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Sunday, November 03, 2002

Trip to the Inlaws

I realize it's an absolute stereotype to complain about your inlaws, but in my case, interacting with them is like being stuck in a very bad, very predictable sitcom.

I just wish everyone could act like polite, well-behaved adults and not fall into their roles.

Here are but a few highlights from yesterday:

My wife is convinced everyone in the family loves her brother more than her. He just graduated from medical school, which I guess gives him a higher "prestige factor."

My wife looks through a set of newly developed family snapshots and complains, "Why aren't there any pictures in here of meeeeeeee?!."

There are several pictures of her brother.

"You love him morrrrrrrrre!"

Her parents ensure her that they love her JUST AS MUCH, talking the way to talk to an upset 10-year-old.

My wife pouts. The actors have assumed their roles.

I let a few minutes pass until the topic of discussion moves on to something else. Then I pretend to look at the pictures and comment to my wife with exaggerated concern, "Hey, you're right. There aren't any pictures of you in here."

She wails again that her parents love her brother more.

Later in the evening, my wife asks her father if he knows when she was born. He says, "Let's see. Your brother was born in 1973, and you're three years older, so that would make you..."

My wife wails, "See!? You think of me in terms of my brother! And I'm the oldest child!!!"

My inlaws proceed to complain that they don't see their one grandchild (my wife's brother's daughter) enough. They're convinced its mother is engaged in some kind of selfish plot to deny them contact, although they seem to visit her every other weekend.

Probably what they'd really like is to have their granddaughter within walking distance, so they could make multiple unannounced visits each day.

Then they make thinly disguised attempts to make us feel bad about not having children yet.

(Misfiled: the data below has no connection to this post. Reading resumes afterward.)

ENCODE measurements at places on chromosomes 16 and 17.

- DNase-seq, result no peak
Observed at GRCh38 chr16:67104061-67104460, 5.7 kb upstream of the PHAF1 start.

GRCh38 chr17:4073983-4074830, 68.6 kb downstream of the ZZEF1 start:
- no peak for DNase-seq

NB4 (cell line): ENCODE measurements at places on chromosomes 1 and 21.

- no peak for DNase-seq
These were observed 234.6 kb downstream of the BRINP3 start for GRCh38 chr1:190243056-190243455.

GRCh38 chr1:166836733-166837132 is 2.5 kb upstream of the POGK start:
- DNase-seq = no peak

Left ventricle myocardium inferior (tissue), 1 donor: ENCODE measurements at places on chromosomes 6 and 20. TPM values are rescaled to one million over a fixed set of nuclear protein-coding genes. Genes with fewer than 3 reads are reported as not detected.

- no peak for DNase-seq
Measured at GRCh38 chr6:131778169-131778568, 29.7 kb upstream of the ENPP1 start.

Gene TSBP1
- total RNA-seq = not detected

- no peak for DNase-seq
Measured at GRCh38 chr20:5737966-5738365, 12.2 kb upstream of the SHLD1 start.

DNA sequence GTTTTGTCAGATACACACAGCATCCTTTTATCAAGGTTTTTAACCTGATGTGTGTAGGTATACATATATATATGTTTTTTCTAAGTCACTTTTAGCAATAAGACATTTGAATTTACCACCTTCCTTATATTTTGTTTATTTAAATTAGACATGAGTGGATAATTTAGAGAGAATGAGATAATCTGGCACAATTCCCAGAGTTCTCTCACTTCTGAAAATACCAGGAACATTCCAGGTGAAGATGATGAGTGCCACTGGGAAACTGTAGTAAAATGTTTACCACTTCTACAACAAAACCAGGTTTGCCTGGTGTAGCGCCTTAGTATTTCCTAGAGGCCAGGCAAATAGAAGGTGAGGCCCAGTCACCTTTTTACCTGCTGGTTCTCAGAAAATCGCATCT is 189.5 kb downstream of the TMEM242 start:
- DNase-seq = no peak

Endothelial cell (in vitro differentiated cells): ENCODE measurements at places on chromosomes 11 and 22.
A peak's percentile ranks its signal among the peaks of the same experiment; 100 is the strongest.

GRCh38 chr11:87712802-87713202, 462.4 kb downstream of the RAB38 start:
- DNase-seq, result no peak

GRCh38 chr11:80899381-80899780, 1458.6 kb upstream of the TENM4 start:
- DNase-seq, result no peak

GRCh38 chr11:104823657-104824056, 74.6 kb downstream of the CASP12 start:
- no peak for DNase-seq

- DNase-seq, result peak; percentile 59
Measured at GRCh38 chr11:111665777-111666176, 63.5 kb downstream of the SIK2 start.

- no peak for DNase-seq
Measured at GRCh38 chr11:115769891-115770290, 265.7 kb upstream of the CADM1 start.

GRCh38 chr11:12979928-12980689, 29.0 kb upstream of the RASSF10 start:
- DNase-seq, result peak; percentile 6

"You know, those cats of yours can't make funeral arrangements for you if you die," my father-in-law says. I reply that since I'm dead, I probably won't care much about what becomes of my corpse. Maybe the cats could eat it.

Our half-hour drive to a restaurant consists of indepth sessions of minding other people's business. Discussing all the lives of the residents of their small town, including who's mentally ill, who's an alcoholic, whose kids are flunking out of school, who needs to gain or lose weight, and of course the real biggie: who doesn't show them enough gratitude for all they do.

My inlaws' families have been in the same small town for generations, so they know a lot of people an exercise some influence over local civic, arts and business affairs.

A few years ago a Hollywood director bought a farm in that town--a place where he could visit occasionally and play country gentleman with a sort of a horse farm.

My inlaws made sure to drop the director's name a lot. Do you know XYZ has a farm here? He has his actors over all the time. We saw ABC at the pizza place playing pool."

I heard the same story every time I visited.

This admiration went on for about a year, until the director's wife started getting involved in local civic, business and arts affairs--and spent more money on it than anyone locally could.

Then, my inlaws decided this Hollywood director wasn't so great after all. Who did he think he was, coming in out of nowhere, throwing his money around, not showing gratitude to the people who'd been there for generations?

I mentioned they used to be proud of their association with the director, so what happened?

"I never liked them!!!" my father-in-law said.

Then there was the usualy nonsense about blacks, Jews, Baptists, Catholics, Yankees, people who don't own their own businesses, Democrats, government taxation in any form, problems finding good labor, unbelief that skilled laborers should be paid more than minimum wage...

My inlaws don't like to visit us in Cincinnati. It's not their "turf," so they become regular civilians, like the rest of us in the world.

Feel free to share your inlaw (or own family) stories with me. Mine are scarier than some, but I'm sure they're not the worst.

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